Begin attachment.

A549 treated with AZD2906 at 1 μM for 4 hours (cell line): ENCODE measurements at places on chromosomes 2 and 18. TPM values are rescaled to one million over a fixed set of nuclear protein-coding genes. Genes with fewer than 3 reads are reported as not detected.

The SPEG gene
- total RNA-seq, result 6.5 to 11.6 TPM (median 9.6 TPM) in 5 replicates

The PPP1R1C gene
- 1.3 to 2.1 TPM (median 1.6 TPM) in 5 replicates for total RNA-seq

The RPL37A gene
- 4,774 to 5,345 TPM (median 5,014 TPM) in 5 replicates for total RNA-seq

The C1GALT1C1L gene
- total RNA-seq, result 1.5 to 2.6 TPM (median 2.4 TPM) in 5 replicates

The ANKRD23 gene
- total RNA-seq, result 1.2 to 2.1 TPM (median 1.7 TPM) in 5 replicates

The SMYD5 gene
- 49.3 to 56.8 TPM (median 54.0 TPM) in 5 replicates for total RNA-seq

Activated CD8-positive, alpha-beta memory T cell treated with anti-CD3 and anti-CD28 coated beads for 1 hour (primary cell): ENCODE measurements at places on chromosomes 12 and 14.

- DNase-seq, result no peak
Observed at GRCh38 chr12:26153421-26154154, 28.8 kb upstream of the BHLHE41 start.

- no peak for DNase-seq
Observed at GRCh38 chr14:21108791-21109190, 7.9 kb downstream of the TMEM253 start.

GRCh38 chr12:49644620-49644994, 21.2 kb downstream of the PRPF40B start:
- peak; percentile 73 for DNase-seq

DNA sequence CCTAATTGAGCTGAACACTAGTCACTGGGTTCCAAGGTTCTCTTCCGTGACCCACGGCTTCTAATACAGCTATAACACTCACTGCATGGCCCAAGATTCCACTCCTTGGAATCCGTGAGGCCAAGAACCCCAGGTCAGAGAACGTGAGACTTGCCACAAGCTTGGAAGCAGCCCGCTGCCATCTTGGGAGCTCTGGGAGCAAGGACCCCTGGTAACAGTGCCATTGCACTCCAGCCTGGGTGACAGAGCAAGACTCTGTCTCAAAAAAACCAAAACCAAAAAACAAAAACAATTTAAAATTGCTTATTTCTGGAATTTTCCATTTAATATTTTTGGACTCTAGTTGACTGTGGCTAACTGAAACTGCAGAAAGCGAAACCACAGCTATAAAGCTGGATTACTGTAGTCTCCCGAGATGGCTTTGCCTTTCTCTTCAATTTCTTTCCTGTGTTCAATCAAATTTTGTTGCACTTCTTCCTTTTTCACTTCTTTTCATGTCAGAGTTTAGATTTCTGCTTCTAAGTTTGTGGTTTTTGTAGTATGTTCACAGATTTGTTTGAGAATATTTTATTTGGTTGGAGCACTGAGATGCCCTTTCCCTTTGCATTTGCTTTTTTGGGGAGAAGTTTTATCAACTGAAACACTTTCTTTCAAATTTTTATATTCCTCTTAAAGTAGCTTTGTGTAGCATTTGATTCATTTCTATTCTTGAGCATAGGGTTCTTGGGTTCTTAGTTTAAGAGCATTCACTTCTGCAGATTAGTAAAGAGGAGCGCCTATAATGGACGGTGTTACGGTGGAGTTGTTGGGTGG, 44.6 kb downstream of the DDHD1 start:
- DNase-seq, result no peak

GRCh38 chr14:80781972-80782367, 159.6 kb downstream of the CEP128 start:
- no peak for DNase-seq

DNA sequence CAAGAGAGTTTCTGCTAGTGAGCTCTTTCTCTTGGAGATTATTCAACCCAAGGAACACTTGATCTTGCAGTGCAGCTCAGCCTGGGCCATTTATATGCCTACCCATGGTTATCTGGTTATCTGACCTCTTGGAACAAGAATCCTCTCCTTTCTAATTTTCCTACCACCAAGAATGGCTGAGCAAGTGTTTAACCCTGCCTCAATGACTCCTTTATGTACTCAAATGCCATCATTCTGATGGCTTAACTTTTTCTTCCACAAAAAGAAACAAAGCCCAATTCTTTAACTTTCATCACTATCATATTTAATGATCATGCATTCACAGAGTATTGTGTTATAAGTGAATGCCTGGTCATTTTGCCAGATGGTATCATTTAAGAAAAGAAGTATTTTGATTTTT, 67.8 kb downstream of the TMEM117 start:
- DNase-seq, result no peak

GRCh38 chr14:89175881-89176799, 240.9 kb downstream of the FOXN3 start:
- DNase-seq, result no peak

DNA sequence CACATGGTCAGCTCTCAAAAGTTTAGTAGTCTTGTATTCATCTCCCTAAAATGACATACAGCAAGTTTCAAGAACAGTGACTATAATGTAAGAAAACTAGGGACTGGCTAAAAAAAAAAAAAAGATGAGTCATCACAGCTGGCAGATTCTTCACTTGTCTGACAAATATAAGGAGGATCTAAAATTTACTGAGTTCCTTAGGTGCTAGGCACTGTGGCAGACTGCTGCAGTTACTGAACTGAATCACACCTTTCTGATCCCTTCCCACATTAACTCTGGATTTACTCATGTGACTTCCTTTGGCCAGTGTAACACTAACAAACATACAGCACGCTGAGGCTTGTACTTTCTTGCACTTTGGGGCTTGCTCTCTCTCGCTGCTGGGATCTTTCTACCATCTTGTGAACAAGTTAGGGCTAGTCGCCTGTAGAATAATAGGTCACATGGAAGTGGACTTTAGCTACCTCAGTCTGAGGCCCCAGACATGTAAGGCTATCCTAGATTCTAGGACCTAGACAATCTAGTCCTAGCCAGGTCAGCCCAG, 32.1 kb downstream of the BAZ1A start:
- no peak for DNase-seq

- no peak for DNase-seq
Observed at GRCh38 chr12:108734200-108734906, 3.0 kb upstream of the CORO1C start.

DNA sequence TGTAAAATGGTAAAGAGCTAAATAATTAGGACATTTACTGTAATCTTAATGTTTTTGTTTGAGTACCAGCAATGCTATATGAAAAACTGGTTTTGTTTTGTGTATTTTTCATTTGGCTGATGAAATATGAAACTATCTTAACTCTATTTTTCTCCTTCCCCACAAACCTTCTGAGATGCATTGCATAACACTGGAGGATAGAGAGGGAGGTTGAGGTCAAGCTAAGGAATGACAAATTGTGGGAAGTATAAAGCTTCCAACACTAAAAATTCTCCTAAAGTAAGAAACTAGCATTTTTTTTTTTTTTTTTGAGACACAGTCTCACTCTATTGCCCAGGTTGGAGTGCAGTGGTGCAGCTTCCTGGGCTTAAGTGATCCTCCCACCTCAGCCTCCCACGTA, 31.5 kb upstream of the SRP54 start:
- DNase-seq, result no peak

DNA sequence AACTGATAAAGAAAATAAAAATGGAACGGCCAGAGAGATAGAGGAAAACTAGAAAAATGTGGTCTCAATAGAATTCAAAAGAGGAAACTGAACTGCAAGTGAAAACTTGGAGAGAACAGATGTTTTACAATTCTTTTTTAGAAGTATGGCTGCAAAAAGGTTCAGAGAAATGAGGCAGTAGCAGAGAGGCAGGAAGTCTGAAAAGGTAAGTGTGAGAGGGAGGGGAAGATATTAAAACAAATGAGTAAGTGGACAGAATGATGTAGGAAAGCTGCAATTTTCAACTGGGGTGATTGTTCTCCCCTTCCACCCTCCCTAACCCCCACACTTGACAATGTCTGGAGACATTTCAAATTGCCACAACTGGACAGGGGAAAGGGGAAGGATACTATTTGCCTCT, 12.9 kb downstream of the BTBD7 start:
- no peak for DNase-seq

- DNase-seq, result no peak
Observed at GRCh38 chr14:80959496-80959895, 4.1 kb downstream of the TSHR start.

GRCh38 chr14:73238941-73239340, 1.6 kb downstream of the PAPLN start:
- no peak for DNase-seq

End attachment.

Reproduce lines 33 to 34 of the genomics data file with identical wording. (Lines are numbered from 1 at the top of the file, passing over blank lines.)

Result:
DNA sequence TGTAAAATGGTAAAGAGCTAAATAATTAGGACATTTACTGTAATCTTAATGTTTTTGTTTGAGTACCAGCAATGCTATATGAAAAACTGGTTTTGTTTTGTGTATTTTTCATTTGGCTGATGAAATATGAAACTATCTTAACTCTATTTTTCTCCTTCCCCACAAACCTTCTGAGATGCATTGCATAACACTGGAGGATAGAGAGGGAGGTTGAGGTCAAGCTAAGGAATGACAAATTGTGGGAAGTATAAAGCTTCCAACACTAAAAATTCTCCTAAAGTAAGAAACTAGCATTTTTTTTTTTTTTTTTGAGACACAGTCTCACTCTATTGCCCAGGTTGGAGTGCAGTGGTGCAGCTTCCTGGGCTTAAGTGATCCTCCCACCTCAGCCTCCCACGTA, 31.5 kb upstream of the SRP54 start:
- DNase-seq, result no peak